We aren’t keen on frittering away our hard earned savings. £160 seems a bit frivolous, especially when there is no urgency in our loose plans.
Maybe we went wrong by being honest to the officials about what we wanted to do. If we’d headed silently to the Belizean border got our passports stamped, waited a little while and headed back, who knows we may have slipped back through anonymously…
Instead we continued onwards through the free zone towards the Belizean border control, with no real clue as where we would end up staying and no Belizean dollars in our pockets. Time for a real adventure!
A change of plans
We’d set off that morning thinking we’d probably be back in Mexico in time for sunset, tacos and a strong margarita. Now we had to rethink our plans quickly(ish).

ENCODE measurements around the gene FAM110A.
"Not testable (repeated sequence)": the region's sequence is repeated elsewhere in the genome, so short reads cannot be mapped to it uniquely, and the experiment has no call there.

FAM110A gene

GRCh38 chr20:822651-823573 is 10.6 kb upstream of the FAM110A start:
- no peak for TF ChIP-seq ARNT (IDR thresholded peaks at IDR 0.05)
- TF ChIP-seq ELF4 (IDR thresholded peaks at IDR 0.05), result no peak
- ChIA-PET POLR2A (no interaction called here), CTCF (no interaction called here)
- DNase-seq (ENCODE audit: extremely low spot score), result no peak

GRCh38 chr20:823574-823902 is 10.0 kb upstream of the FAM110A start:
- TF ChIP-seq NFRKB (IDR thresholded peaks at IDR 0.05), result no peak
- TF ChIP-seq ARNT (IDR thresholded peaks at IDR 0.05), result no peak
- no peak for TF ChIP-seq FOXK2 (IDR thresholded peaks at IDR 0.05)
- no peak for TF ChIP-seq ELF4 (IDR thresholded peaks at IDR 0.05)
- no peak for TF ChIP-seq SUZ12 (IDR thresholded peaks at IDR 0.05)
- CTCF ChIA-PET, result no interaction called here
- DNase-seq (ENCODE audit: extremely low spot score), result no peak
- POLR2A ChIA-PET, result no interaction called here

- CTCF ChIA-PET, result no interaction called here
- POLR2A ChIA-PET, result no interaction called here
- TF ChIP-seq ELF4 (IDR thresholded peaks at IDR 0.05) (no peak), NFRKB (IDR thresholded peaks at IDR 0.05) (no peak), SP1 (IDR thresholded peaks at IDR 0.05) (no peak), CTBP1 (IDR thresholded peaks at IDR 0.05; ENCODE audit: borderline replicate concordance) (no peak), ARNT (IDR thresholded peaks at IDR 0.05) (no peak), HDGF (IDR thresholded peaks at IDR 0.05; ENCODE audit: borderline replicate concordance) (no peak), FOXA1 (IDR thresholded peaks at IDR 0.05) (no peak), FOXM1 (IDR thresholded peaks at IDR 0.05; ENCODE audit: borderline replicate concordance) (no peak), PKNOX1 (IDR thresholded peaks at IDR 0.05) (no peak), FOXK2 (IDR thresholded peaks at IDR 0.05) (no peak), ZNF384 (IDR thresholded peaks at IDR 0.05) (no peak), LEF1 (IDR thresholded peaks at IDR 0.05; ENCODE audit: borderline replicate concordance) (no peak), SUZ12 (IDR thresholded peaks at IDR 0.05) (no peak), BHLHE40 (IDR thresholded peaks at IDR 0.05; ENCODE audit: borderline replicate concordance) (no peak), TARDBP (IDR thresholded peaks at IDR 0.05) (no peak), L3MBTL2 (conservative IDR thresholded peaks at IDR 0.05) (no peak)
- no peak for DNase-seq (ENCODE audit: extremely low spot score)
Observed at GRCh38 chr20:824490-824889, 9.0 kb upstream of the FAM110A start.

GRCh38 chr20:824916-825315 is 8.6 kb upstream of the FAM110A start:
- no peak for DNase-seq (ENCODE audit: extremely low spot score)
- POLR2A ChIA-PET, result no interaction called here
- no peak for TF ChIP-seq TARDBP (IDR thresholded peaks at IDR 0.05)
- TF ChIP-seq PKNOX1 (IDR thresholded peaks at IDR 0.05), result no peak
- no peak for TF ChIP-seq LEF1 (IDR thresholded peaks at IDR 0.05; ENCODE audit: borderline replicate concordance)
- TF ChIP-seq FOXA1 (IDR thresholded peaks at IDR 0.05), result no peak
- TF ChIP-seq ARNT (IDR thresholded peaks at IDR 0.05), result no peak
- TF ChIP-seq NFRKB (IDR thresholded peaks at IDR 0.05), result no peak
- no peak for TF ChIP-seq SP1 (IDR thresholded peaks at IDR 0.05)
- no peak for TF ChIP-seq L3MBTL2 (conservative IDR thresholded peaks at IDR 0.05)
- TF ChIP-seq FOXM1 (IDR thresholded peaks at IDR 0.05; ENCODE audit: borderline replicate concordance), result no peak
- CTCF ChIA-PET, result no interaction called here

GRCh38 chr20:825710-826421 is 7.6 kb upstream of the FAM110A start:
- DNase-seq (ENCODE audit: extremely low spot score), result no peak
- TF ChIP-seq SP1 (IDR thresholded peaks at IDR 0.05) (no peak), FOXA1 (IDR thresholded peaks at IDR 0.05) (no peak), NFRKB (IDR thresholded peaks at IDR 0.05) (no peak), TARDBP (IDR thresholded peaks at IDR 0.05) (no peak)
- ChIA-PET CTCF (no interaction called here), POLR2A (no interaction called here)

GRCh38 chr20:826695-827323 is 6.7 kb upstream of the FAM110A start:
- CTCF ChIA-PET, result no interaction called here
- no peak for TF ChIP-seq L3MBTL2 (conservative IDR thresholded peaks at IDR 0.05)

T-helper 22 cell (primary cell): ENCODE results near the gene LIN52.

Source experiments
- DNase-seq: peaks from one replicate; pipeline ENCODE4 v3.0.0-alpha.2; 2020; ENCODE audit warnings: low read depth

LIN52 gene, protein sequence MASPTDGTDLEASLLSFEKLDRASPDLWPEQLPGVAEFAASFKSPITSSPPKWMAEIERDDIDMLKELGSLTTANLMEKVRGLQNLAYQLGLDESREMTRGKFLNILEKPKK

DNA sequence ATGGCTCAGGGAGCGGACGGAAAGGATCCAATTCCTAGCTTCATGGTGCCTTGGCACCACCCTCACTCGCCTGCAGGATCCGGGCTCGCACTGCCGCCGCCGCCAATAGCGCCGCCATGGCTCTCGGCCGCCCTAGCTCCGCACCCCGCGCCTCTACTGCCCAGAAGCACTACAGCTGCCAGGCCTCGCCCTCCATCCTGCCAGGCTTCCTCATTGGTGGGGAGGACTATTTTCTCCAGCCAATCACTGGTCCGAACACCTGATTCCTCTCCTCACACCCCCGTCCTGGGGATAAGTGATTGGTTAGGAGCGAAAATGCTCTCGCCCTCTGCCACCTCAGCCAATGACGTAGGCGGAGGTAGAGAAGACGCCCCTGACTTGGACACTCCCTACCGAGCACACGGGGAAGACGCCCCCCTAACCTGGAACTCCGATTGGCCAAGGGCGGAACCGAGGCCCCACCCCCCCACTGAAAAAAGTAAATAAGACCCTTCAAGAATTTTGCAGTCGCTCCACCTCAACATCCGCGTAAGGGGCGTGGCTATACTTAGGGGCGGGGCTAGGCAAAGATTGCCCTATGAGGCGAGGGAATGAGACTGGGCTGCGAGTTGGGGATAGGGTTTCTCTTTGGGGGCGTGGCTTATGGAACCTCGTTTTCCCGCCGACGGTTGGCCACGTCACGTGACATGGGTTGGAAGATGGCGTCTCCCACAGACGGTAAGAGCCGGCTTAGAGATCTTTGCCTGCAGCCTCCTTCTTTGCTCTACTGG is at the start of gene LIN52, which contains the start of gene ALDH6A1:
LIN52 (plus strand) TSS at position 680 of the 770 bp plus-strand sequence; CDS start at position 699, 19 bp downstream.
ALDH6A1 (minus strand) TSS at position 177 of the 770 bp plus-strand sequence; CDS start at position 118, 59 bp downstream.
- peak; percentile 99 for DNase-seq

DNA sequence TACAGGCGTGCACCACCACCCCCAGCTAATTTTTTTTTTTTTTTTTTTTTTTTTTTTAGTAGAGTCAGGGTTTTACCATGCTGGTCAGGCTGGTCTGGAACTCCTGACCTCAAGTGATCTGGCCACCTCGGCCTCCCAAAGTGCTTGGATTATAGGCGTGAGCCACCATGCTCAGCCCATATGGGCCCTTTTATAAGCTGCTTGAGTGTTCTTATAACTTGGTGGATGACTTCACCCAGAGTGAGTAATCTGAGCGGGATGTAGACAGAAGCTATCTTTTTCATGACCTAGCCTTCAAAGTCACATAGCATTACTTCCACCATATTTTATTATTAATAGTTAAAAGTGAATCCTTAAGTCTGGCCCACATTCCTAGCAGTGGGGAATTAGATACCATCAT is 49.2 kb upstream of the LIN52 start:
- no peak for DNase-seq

This is not so easy in the midday sun, in a new country, with our backpacks weighing us down. We were hot, tired and cranky.
First up we took a nice long sit in the shade, taking the time to digest the situation.
When landing in unfamiliar foreign lands I am always hyper aware that my obvious Western features combined with the fact that I have my entire belongings on my back make me stick out like a sore thumb.
In my mind I think we look like a huge target, just waiting to be ripped off in some elaborate scam. Internally I tell myself to calm down and not dismiss everything a local tells me as a ploy to separate me from my money, I am being ridiculous.
Thankfully it was easy, and like in the other 99.9% of cases my paranoia is not needed. After passing through Belizean passport control we got in a taxi and set off to the nearest town of Corozal. On route we found a cash machine and then got dropped of at the Sea Breeze Hotel, taking the last available room. Our luck was in!